Obviously, the liner material itself must be able to withstand forces acting on it. This is why it is important, indeed critically important to keep it from moving so that it will not acquire momentum which will increase or multiply the effect of the force or forces acting upon it. Clearly, if the liner cannot acquire any real momentum it need not be as strong or resistant to tearing, etc., and this permits a real savings in cost and materials.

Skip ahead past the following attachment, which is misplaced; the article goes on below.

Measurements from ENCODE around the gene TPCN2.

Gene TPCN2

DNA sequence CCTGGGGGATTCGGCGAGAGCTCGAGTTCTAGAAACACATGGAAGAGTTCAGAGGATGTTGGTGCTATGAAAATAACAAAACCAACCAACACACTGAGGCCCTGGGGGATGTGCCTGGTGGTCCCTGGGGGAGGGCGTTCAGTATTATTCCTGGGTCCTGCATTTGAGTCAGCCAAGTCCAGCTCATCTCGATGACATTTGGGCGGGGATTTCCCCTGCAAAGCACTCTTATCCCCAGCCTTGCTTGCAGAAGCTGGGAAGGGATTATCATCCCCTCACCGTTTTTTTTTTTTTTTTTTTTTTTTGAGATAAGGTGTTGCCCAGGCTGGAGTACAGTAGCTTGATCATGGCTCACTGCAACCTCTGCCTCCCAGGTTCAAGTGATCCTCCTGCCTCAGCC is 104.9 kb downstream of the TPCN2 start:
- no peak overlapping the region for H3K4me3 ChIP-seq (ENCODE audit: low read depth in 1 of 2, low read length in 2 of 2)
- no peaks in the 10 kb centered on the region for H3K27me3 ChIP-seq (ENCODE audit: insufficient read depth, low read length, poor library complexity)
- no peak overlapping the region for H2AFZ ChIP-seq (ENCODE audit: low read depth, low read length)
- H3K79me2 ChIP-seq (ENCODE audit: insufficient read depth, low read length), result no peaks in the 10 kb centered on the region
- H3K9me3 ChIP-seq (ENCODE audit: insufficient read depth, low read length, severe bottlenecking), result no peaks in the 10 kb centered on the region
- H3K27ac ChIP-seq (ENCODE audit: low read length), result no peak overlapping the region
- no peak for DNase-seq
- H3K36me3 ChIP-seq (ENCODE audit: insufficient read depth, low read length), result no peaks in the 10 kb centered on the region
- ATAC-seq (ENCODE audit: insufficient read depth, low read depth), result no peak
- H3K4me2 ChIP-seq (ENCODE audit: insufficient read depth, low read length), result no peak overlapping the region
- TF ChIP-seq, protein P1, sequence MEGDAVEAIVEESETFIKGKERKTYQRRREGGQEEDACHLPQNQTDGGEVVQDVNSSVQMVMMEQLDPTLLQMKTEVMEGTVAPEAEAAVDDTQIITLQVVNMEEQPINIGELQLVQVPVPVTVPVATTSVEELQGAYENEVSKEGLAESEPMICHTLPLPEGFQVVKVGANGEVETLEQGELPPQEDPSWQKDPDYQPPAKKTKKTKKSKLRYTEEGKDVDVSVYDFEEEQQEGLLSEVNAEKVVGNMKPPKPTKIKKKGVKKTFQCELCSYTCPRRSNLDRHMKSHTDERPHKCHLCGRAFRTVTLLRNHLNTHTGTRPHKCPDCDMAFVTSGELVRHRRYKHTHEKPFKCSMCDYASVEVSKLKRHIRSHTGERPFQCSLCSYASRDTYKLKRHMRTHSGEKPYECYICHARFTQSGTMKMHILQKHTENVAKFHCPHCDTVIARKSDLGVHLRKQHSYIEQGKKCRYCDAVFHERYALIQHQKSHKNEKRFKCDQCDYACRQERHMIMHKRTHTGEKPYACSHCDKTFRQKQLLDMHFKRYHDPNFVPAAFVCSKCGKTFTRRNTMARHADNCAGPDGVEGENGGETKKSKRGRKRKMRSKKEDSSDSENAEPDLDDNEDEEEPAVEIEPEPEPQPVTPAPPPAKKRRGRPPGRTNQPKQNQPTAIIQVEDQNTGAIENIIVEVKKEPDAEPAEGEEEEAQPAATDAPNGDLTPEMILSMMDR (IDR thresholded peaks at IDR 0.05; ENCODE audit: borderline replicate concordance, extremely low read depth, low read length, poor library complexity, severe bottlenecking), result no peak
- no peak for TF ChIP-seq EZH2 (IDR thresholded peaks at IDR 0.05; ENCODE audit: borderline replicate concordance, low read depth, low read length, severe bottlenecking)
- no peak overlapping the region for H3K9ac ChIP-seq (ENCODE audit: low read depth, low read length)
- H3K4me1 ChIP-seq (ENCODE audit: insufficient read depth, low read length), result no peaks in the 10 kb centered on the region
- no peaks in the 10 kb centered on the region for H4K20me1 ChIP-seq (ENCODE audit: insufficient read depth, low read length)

Wind energies which do not appear to respond to special formula are given in general terms of velocity, steady or intermittent, and such behavioral descriptions. Atmospheric thermal conditions usually influence the wind. Gusts of thirty miles per hour will displace even the heaviest of liner materials unless truly stabilized. When properly anchored on a grid system according to the invention winds of one hundred miles per hour will not cause liner damage. The angle at which the wind acts upon the liner is influenced by the ground topography. The shape of, say, impoundment structures creates wind lift, suction, or air-foil effect as wind passes over the structure, especially at embankments. At an angle, turbulence can cause both suction and pressure forces creating in an unstabilized liner a rolling or whipping action which becomes increasingly active as wave-like it progresses across the basin. This action causes an area of severe bulging at the downwind side usually resulting in seam damage or liner tearing if not controlled by effectively stabilizing the liner. If air can enter below the liner, as at a torn seam, the entire liner can be displaced even to its complete destruction. Air or gas vents are a standard practice and can be helpful since a slight vacuum is pulled by the wind therethrough. With the anchored system of the invention the underliner air is controlled. Yet, without the anchor grid system of the invention air can be drawn through the vents allowing the wind to lift or balloon the liner. Thus, vents can be detrimental to an unanchored system. It has been argued that no vents should be used when wind lift is a problem. However, unvented, unstabilized liners have been lifted so that their own weight has torn seams apart or tear through the material permitting wind to enter and the liner carried off or otherwise damaged. Even unvented, anchoring will control wind lift. Venting is primarily intended to control gas lift to avoid rising up of the liner as earlier set out herein. The anchored liner provided by our invention directs accumulating gas across the bottom of the structure between the liner and the ground or foundation onto which the liner is fixed and up any slopes and out vent openings.